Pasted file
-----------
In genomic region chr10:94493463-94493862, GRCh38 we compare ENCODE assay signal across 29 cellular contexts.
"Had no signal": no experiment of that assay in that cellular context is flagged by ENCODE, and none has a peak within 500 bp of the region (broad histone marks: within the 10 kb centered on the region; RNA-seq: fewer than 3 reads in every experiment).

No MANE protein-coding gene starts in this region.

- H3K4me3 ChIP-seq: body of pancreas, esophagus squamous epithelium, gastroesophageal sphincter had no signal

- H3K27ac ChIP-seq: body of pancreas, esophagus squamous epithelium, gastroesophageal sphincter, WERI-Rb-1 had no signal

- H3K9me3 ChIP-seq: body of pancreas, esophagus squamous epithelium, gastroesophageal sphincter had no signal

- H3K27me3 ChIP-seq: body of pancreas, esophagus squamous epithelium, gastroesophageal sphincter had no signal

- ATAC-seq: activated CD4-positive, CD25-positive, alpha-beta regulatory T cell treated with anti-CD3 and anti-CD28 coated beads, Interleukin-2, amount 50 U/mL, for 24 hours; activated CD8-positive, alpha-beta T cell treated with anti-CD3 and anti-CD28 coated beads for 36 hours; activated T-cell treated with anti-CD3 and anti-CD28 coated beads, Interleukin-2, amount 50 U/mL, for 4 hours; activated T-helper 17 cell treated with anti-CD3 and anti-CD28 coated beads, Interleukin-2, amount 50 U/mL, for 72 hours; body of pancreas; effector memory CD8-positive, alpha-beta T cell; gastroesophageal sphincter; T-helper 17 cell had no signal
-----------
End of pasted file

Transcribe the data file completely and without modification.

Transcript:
In genomic region chr10:94493463-94493862, GRCh38 we compare ENCODE assay signal across 29 cellular contexts.
"Had no signal": no experiment of that assay in that cellular context is flagged by ENCODE, and none has a peak within 500 bp of the region (broad histone marks: within the 10 kb centered on the region; RNA-seq: fewer than 3 reads in every experiment).

No MANE protein-coding gene starts in this region.

- H3K4me3 ChIP-seq: body of pancreas, esophagus squamous epithelium, gastroesophageal sphincter had no signal

- H3K27ac ChIP-seq: body of pancreas, esophagus squamous epithelium, gastroesophageal sphincter, WERI-Rb-1 had no signal

- H3K9me3 ChIP-seq: body of pancreas, esophagus squamous epithelium, gastroesophageal sphincter had no signal

- H3K27me3 ChIP-seq: body of pancreas, esophagus squamous epithelium, gastroesophageal sphincter had no signal

- ATAC-seq: activated CD4-positive, CD25-positive, alpha-beta regulatory T cell treated with anti-CD3 and anti-CD28 coated beads, Interleukin-2, amount 50 U/mL, for 24 hours; activated CD8-positive, alpha-beta T cell treated with anti-CD3 and anti-CD28 coated beads for 36 hours; activated T-cell treated with anti-CD3 and anti-CD28 coated beads, Interleukin-2, amount 50 U/mL, for 4 hours; activated T-helper 17 cell treated with anti-CD3 and anti-CD28 coated beads, Interleukin-2, amount 50 U/mL, for 72 hours; body of pancreas; effector memory CD8-positive, alpha-beta T cell; gastroesophageal sphincter; T-helper 17 cell had no signal